U.S. Outlines Tougher China Trade Policy

Manufacturing executives and members of U.S. Congress have been urging the Bush administration to toughen American trade policy toward China. On Feb. 14, U.S. Trade Representative Rob Portman outlined a 10-point program that he says will hold China more accountable.

"As a mature trading partner, China should be held accountable for its actions and required to live up to its responsibilities, including opening markets and enforcing intellectual property rights," Portman said.

With U.S. support, China joined the World Trade Organization four years ago.

Among other actions, Portman's office is establishing a China Enforcement Task Force, boosting its data collection resources and adding an advisory group to provide strategic advice on U.S.-China trade policy. New emphasis will be given by the administration to regulatory reform in China, including additional attention to subsidy issues. And Portman also promises to strengthen interagency coordination within the Washington bureaucracy and to institute regular briefings for members of Congress and the staffs.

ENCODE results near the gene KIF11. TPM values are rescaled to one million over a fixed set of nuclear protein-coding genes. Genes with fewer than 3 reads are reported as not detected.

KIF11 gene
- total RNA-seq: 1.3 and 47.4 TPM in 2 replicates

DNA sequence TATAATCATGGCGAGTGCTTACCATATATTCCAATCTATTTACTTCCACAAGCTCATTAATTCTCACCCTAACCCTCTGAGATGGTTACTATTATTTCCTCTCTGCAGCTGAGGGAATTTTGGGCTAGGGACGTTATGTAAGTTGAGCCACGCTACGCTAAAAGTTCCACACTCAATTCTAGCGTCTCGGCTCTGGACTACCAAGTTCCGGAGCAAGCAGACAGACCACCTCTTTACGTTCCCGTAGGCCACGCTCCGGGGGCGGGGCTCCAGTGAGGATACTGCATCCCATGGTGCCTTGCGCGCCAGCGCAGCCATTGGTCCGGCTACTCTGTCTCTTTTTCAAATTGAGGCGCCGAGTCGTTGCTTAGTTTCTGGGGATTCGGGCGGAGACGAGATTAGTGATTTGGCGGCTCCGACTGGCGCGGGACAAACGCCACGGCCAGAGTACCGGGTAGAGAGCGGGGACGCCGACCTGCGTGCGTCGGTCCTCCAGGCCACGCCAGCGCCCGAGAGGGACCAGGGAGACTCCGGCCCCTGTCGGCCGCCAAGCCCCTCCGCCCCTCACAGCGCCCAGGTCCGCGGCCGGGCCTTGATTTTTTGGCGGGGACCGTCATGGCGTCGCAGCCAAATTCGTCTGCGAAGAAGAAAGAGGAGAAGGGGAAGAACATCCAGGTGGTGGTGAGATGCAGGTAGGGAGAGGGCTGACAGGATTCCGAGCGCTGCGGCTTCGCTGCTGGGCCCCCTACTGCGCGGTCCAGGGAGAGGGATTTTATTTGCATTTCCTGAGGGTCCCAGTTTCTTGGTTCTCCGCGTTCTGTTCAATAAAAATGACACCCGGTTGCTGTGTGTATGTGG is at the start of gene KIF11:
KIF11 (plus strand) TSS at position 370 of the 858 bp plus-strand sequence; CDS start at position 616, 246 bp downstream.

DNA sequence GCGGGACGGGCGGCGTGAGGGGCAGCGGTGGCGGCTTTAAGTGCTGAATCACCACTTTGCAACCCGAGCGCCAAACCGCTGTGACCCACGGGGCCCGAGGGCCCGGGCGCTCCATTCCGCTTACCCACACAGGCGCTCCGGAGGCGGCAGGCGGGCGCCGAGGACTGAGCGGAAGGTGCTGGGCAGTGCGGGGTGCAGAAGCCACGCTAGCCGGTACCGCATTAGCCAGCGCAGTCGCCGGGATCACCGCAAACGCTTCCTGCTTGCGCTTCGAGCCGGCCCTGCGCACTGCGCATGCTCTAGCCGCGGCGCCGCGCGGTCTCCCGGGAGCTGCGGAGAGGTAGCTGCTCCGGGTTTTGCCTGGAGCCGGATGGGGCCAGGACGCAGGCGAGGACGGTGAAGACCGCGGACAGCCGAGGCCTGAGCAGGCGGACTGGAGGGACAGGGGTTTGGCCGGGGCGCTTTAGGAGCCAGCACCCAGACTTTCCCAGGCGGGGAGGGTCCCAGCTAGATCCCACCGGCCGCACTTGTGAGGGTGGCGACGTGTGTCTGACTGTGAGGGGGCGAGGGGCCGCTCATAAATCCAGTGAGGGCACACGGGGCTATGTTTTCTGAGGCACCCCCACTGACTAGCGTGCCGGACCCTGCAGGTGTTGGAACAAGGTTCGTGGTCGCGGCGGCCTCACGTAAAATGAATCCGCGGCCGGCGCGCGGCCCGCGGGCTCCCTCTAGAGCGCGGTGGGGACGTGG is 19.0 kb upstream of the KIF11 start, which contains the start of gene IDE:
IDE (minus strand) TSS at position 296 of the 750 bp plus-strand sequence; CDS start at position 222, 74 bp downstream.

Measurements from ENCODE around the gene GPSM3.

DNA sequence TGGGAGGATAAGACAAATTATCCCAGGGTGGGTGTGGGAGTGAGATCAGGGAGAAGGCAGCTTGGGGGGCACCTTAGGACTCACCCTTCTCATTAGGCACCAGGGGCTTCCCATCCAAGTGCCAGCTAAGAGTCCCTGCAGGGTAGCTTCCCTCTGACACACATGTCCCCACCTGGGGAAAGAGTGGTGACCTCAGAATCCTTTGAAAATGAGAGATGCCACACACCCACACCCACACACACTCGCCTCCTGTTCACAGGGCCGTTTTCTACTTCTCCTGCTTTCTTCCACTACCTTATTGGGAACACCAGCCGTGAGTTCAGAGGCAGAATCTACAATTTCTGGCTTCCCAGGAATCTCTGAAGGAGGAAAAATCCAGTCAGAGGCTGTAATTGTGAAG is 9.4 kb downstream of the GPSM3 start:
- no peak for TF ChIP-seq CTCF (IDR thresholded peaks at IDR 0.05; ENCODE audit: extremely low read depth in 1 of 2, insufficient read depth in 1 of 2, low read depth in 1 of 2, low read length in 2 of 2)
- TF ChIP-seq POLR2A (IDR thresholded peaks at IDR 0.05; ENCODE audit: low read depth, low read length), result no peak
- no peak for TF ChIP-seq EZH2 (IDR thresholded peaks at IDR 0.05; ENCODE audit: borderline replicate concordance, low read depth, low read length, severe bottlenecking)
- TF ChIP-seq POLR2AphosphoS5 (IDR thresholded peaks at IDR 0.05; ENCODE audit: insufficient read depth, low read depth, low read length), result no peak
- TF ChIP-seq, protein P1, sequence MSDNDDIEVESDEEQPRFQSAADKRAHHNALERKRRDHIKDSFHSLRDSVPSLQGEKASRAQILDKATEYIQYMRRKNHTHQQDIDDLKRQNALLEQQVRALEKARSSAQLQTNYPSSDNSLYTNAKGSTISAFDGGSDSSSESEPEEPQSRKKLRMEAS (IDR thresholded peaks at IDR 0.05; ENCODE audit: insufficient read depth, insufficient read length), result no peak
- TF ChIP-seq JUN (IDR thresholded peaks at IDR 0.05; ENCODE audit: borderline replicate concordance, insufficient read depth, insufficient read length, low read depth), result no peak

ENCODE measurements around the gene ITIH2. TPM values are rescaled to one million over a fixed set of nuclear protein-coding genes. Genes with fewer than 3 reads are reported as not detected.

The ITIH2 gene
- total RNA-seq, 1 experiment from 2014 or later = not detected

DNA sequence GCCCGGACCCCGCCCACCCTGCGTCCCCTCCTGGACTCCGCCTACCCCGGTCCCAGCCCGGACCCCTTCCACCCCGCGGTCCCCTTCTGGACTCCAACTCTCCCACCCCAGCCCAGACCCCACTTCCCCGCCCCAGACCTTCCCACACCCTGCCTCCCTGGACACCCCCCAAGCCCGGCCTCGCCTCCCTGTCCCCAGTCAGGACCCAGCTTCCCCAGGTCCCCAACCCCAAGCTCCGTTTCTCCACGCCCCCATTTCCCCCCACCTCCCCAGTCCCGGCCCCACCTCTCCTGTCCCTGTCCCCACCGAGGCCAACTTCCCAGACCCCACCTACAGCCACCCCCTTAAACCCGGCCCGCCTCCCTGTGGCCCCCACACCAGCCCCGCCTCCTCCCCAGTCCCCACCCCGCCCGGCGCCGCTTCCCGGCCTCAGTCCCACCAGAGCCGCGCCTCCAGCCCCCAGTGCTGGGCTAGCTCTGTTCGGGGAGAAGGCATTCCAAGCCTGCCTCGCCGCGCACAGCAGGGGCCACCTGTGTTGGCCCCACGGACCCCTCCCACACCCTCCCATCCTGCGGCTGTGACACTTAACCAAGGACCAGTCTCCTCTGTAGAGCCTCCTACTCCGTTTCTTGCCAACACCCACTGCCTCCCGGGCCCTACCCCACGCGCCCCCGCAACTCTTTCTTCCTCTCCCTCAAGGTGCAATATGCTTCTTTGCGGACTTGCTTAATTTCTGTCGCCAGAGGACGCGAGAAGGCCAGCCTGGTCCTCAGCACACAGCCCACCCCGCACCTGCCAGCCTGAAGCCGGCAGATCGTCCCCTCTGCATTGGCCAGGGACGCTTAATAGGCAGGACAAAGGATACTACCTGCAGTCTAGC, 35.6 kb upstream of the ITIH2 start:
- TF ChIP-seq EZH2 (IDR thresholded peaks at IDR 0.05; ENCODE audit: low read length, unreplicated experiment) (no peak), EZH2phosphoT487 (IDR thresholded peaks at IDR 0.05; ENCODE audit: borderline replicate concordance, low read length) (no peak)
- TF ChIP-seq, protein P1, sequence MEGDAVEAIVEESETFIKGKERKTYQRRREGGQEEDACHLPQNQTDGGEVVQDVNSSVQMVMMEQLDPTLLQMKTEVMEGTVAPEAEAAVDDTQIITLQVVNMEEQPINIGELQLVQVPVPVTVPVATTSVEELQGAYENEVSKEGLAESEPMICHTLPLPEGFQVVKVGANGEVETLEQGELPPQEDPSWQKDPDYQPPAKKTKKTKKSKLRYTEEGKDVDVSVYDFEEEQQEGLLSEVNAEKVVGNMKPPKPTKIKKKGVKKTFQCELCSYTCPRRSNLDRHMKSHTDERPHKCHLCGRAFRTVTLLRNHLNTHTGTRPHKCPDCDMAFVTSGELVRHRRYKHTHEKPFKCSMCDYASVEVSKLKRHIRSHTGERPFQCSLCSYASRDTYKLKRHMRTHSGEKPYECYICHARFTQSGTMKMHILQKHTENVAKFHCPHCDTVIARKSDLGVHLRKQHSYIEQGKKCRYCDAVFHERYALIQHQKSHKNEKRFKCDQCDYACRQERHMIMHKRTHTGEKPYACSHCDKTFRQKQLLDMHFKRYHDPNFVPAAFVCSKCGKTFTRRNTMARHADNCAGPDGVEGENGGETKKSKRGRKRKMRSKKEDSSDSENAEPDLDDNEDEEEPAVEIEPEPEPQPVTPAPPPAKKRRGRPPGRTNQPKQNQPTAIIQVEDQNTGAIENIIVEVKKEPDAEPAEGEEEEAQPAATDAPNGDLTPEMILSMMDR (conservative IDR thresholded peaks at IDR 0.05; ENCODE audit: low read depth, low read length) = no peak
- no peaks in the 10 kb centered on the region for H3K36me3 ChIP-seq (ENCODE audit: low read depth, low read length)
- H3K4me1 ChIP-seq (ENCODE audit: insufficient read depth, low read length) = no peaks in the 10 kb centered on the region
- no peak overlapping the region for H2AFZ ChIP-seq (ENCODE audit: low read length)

Notable by its absence from Portman's list was increased attention to China's alleged manipulation of its currency, the yuan, which many U.S. manufacturers contend puts them at a competitive disadvantage.

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